United States durable goods manufacturers are expected to invest more than $12 billion in capital equipment in 2003, according to the 2003 Gardner Research Capital Spending Survey. The annual survey, now in its 35th year, is a study of equipment spending intentions in the United States.
Results from the 2003 survey indicate a rise of 6% over the depressed spending levels of 2002. Steve Kline, executive vice-president of Gardner Publications, says, “2002 will probably go down as the lowest year in terms of real (inflation-adjusted) spending for machine tools and plastic processing machinery since records have been kept.”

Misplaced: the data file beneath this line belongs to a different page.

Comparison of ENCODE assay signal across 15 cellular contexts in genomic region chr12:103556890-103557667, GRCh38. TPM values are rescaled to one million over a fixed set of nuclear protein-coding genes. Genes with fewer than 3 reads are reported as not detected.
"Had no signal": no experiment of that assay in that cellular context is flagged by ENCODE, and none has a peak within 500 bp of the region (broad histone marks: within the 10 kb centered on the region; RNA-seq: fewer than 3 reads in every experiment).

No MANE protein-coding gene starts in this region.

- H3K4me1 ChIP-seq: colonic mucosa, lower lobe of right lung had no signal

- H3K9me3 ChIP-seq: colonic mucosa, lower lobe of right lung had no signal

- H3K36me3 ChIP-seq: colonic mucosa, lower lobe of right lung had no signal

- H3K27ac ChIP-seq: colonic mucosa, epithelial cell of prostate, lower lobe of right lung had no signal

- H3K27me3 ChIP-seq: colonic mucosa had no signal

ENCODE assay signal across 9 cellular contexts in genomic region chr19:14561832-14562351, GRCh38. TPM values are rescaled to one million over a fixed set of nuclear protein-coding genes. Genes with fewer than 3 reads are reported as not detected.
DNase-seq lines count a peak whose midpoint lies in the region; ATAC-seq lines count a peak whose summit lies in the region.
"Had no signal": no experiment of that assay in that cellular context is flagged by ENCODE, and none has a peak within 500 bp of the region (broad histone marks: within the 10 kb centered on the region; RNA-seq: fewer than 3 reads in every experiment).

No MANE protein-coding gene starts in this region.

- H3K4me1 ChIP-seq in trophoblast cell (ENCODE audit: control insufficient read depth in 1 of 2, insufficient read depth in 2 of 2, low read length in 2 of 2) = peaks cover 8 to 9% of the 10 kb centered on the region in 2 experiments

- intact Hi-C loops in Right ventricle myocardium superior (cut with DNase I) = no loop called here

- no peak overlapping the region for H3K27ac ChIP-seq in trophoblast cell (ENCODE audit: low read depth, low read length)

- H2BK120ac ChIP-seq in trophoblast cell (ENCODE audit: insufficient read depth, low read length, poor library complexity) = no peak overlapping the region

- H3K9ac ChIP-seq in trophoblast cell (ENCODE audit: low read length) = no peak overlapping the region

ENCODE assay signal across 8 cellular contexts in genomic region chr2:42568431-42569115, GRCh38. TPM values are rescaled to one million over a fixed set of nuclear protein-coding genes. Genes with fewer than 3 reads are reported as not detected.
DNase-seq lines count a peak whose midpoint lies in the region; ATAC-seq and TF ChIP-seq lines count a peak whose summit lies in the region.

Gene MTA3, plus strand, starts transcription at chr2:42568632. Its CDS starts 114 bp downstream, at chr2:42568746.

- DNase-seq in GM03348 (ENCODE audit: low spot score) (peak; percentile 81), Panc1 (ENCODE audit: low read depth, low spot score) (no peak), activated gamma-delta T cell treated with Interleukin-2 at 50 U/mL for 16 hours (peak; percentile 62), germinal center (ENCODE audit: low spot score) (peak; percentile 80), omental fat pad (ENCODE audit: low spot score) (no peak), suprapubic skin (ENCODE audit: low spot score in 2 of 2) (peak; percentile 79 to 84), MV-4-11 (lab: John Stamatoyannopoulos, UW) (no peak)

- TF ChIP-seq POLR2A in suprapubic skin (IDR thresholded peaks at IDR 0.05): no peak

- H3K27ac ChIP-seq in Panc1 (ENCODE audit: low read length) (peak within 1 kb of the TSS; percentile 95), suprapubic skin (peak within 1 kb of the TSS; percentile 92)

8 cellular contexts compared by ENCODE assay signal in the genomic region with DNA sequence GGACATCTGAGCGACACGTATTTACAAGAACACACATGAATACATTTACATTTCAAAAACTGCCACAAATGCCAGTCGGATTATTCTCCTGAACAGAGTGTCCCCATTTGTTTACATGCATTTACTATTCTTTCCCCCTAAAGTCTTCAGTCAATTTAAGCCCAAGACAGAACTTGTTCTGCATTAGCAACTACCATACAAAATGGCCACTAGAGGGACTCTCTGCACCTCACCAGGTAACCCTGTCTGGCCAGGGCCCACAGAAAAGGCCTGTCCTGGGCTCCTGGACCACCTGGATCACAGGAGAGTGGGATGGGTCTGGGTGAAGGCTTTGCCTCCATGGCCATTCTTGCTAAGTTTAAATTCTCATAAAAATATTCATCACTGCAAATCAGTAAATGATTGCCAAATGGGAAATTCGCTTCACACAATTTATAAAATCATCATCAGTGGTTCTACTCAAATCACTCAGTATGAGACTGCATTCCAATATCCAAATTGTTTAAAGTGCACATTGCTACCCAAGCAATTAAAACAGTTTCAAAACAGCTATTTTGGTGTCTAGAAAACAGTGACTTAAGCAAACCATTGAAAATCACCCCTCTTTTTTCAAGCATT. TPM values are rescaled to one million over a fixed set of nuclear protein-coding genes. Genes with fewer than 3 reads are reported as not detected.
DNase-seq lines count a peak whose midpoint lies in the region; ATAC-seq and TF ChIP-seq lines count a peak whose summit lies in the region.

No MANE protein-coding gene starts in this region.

Purchases of machine tools, plastic processing machinery, and other production equipment are currently running 20% to 25% below 2001. “This is no recession — this is a flat-out depression,” says Kline. “We see next year (2003) as a rebuilding year for capital equipment manufacturers.”
Machine tool consumption in the United States is expected to reach $4.1 billion, up from a projected $3.7 billion in 2002.